Take the 2-minute tour ×
Stack Overflow is a question and answer site for professional and enthusiast programmers. It's 100% free, no registration required.

I have a data frame in which one variable is categorical and has a large number of possible values. I'm trying to process this data frame in a way that removes any instance of a categorical variable that occurs fewer than X number of times.

For example, if I'm dealing with car makes as the variable, it may look like:

Toyota
Ford
Lexus
Ford
Acura
Subaru
Dodge
Ford
Ford
Lexus
...
...
...

I would like to remove all observations in which the car make classifier occurs fewer than ten times. For example, if Ford, Lexus, and Toyota appear 30, 20, and 15 times, and all others fewer than ten, I would like to remove all other entries associated with those makes.

I know that a command like

cars.processed <- which(table(cars$make) > 10)

does produce a an integer count of how many classifiers meet the required criteria, but I don't know how to move on from there.

Thanks for your help!

share|improve this question

1 Answer 1

up vote 1 down vote accepted

Lets Assume that DF is your data.frame and x is the column in questions and thr is your threshold:

thr <- 3
keep <- names(which(table(DF$x) > thr))
DF   <- DF[DF$x %in% keep, ]

# optionally, drop levels
DF$x <- droplevels(DF$x)

Here is a data.table solution as well:

library(data.table)

DT <- data.table(DF)

DT[x %in% names(which(table(x)>thr))]

Or if you dont mind reordering your rows according to x, it gets even more succinct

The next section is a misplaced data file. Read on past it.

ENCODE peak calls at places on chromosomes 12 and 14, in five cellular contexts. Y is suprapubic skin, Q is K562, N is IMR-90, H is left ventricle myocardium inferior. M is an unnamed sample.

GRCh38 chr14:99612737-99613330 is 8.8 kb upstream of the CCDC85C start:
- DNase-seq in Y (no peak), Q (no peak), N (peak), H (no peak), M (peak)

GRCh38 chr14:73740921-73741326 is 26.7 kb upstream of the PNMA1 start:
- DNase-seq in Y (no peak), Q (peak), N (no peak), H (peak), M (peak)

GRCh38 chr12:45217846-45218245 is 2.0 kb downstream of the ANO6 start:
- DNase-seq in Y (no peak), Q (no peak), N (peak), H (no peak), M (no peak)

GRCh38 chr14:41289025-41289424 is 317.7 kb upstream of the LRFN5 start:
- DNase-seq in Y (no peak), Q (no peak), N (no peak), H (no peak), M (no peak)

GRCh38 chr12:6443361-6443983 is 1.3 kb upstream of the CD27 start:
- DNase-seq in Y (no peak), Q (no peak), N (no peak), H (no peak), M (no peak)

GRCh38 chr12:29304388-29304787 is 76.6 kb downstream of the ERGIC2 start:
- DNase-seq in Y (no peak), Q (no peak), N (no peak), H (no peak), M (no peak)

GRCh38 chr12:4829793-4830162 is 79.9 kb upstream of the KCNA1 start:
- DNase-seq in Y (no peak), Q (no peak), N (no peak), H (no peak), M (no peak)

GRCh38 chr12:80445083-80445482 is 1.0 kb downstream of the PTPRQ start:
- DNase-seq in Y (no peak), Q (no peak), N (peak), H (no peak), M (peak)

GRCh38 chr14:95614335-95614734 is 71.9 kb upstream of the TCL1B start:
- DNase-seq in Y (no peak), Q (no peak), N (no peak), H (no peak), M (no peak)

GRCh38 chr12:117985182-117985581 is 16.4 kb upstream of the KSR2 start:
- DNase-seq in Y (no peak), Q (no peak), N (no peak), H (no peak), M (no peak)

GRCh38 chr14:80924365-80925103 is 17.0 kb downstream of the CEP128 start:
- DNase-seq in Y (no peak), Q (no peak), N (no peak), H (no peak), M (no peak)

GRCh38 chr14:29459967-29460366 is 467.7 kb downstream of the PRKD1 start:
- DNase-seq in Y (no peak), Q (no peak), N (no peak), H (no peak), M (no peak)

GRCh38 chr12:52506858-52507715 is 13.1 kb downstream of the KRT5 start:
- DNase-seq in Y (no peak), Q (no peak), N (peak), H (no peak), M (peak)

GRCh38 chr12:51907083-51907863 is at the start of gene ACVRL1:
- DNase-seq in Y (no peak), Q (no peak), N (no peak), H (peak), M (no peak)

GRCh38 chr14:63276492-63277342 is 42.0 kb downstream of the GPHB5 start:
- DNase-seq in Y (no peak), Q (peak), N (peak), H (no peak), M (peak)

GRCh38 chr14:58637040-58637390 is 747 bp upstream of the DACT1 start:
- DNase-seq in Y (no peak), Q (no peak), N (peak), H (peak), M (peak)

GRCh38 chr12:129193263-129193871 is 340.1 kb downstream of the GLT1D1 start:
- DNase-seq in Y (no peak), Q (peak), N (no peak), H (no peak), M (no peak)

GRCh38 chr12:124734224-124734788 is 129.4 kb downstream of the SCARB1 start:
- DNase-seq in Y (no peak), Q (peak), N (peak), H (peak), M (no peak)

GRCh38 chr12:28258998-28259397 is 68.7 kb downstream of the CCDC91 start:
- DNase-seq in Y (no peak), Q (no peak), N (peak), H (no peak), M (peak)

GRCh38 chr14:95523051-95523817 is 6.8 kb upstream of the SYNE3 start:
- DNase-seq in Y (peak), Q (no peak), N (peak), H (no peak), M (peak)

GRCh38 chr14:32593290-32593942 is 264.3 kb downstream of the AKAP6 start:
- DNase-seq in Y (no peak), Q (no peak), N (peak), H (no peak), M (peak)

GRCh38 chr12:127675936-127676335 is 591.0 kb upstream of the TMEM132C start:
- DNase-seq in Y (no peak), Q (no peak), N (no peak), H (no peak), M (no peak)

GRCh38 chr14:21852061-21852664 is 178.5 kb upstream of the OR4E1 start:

DT <- data.table(DF, key="x")

DT[.(names(which(table(x)>thr)))]
share|improve this answer
    
You don't need droplevels on an individual vector; DF <- droplevels(DF) will work, assuming you want all unused factors levels in the DF dropped. –  Gavin Simpson May 14 '13 at 19:58
    
@GavinSimpson, Personally, I dont like calling droplevels on a whole data.frame as I often find myself using the levels of a factor column to help count for what is absent as well as what is present. –  Ricardo Saporta May 14 '13 at 20:08
    
Great - thanks guys, appreciate it. I have one more question: my response variable is technically a binary variable (for example, 'good' and 'bad') however the function I'm calling requires it to be numeric {0,1} - is there an elegant way to do this? as.numeric() makes it {1,2}. –  GHH May 14 '13 at 20:42
    
@GHH - is there a reason -1 wouldn't work? –  Chase May 14 '13 at 20:50
    
as.numeric(x) - 1 –  Ricardo Saporta May 14 '13 at 20:52

Your Answer

 
discard

By posting your answer, you agree to the privacy policy and terms of service.

Not the answer you're looking for? Browse other questions tagged or ask your own question.